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Endings are always a challenge when making horror films, but
especially in the found-footage subgenre, where coming up with a conclusion
that satisfies both the particular demands of this technique and the basic
expectations of the audience can be a tricky balancing act. I bring this up not
because this review will discuss any details of THE DEVIL INSIDE’s wrapup, but
because it will likely be a dealbreaker for many viewers.
The crowd at the screening this writer attended, who seemed
generally with the movie for its preceding running time, did not care for the
ending. Boy oh boy, did they not care for it. While it doesn’t violate the
story’s internal logic, or betray the technique with which it’s been told, it’s
sudden and abrupt and leaves the viewer hanging, adding insult to injury by
telling us to find out more by going to a website. It may satisfy the aesthetic
aims of writer/director William Brent Bell and co-scripter Matthew Peterman,
but on a dramatic level, for anyone who has invested in the characters and
their situation, it feels like a cheat.
For the rest, THE DEVIL INSIDE suffers from following in the
wake of THE LAST EXORCISM and THE RITE, echoing the general approach of the
former and some of the storytelling specifics of the latter, though it was
apparently filmed before either one came out. And even those two movies
wrestled (THE LAST EXORCISM more successfully) with the fact that possession
films have a pretty limited number of tropes, the bulk of which were done to
perfection by THE EXORCIST nearly 40 years ago. DEVIL INSIDE inverts the
premise of the William Friedkin/William Peter Blatty film; rather than the
concern of a mother for her afflicted daughter, it deals with a young woman,
Isabella Rossi (Fernanda Andrade), trying to uncover the truth about her mom,
Maria (Suzan Crowley).
The movie opens with police walk-through video revealing the
bloody aftermath of Maria’s attempted exorcism, which left three clergymen and
-women dead. Years later as the story proper begins, Maria has been packed off
to a psychiatric hospital near Rome, and Isabella heads over there with
documentary cameraman Michael (Ionut Grama), determined to find out whether
she’s truly inhabited by a demonic presence, or just insane. The debate between
those two schools of thought regarding “possessed” individuals is engaged in a
scene set inside the Vatican-sponsored school for exorcists—a potentially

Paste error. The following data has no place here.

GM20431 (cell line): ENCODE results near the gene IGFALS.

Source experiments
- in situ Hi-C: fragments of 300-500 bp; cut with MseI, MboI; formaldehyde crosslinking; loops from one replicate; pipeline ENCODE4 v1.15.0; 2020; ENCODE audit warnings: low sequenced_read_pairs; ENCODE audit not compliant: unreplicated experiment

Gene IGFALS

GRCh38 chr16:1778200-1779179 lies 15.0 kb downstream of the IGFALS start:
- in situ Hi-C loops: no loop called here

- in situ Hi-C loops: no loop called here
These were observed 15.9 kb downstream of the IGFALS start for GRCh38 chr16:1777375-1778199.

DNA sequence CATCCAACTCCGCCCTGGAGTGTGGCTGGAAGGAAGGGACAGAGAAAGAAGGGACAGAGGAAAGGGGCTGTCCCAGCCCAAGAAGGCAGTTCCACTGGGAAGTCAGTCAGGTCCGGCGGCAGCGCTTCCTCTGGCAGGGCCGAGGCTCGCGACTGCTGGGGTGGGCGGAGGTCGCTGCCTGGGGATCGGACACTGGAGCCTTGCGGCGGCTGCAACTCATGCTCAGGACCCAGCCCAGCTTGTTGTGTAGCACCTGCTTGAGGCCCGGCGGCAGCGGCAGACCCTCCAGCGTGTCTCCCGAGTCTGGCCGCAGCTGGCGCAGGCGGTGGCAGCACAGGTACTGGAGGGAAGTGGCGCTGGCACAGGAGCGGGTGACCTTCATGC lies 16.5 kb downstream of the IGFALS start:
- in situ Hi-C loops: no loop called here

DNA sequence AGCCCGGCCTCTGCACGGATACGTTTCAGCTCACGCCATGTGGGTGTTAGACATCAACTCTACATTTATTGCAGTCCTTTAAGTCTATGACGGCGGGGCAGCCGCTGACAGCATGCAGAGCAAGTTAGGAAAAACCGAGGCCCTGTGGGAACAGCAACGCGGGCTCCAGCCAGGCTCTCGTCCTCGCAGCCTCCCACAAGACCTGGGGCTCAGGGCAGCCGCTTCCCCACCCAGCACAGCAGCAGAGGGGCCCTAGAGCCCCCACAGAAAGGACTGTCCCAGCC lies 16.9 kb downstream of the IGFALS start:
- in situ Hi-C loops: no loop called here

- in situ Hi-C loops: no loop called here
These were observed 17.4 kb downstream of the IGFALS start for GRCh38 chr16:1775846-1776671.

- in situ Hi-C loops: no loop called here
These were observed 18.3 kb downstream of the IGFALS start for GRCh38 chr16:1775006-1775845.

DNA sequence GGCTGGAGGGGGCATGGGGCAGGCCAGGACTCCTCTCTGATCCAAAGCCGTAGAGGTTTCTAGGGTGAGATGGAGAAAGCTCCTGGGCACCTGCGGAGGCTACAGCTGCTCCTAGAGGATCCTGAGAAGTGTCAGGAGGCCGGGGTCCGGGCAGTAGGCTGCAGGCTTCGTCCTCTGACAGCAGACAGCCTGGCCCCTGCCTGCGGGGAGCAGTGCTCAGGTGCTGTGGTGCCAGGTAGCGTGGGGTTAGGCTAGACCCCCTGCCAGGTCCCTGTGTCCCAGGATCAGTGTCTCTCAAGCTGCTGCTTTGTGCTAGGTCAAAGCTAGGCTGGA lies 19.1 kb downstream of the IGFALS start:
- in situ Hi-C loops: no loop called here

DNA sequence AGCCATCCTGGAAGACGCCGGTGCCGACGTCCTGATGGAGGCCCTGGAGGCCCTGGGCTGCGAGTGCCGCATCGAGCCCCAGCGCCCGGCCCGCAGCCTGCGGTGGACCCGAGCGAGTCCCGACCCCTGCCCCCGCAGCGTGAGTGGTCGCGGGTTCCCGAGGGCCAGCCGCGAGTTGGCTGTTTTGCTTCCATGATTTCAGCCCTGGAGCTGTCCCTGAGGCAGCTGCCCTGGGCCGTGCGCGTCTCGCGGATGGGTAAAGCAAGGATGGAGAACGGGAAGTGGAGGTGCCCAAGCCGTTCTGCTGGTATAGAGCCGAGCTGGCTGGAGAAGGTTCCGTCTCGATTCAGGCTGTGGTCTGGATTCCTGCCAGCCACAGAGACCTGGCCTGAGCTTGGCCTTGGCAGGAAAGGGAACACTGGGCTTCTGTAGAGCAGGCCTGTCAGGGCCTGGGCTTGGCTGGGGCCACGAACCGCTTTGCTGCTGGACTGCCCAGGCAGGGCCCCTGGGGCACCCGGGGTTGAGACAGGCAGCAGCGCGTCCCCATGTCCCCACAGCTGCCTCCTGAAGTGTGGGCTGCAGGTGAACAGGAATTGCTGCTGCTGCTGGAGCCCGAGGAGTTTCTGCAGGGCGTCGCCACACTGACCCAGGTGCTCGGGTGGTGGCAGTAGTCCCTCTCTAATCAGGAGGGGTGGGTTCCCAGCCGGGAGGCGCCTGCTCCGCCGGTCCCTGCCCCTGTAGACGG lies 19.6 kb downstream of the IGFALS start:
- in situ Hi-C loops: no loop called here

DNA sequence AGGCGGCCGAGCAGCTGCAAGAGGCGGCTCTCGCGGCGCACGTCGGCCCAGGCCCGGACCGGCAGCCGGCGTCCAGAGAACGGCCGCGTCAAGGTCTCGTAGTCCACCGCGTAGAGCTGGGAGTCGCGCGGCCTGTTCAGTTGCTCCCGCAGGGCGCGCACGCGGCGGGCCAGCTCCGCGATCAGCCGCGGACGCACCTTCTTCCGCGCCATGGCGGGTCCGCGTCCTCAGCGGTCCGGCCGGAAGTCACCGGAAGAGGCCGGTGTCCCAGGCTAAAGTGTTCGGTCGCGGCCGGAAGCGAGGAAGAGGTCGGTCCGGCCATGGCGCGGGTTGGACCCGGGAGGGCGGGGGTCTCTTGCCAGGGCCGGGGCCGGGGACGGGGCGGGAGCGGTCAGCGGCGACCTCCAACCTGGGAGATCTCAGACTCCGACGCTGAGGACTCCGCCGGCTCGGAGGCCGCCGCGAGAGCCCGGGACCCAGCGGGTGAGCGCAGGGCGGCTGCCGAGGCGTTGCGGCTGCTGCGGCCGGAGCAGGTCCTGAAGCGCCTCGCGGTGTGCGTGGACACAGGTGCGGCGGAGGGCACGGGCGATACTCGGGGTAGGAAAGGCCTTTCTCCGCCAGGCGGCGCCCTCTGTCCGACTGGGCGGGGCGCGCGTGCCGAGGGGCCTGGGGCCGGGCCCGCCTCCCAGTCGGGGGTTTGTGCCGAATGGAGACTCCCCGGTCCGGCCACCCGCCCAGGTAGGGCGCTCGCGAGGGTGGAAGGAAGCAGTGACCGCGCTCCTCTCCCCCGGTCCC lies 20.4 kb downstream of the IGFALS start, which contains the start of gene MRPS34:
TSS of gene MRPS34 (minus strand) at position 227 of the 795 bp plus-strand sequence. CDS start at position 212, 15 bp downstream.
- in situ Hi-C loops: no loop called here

fascinating subject that, just as in THE RITE, is touched on here but quickly
and frustratingly relegated to the background. (A mock documentary entirely
devoted to this college…now there’s a project rife with possibilities, albeit
one that nobody’s likely to touch at this point.)
Isabella falls in with two believers in the existence of
demonic evil, Father Ben Rawlings (Simon Peterman) and Father David Keane (Evan
Helmuth), who soon reveal to her that they’ve got a secret exorcism business
going on the side. They believe Maria’s got the devil in her, but just to show
Isabella what they’re up against and prepare her for what may well be a
traumatic experience, they take her along on another case: a young woman,
inevitably, with an especially active demon infesting her. This is a first of a
couple of significant casting-out setpieces in THE DEVIL INSIDE, and they
follow the familiar patterns and behavior: the possessees exhibit
super-strength and imaginatively obscene vocabularies, know the dark secrets of
those attempting to cure them and twist their bodies into torturous positions
(courtesy of a credited contortionist named Pixie Knot).
The mock-docu style almost always lends a certain amount of
immediacy to even the most prosaic conventions of the horror genre, and Bell
employs it well during THE DEVIL INSIDE’s rituals, using plausibly motivated
multiple camera angles to deliver a certain amount of punch and skin-crawling
moments that sometimes overcome the feeling that we’ve seen all this before.
Crowley and Bonnie Morgan, who plays the subject of Ben and David’s first
exorcism, really throw themselves into their roles, though as in all
post-EXORCIST movies, the line between scarily overwrought behavior and
chuckle-inducing histrionics gets crossed more than once. The vérité approach
also pays shaky dividends during the too-plentiful conversational sequences;
while the performances are decent in and of themselves, the dialogue often
comes off feeling scripted rather than natural in this presentation, sometimes
giving the odd effect that we’re watching a filmed play.
THE DEVIL INSIDE tries to engage in notions of faith and
belief, with David in particular worrying over his and Ben’s rogue activities.
Ultimately, these don’t amount to much as the film hurtles toward the
culmination of its brief (76 minutes plus some very slow-scrolling end credits)
duration, and additional time might have been profitably spent further
developing the characters. And there definitely should have been more to the
ending, to provide true closure to both these people’s struggles and the
experience of watching them. Instead, the filmmakers sign off leaving the
audience in the lurch. Whatever possessed them to do that?
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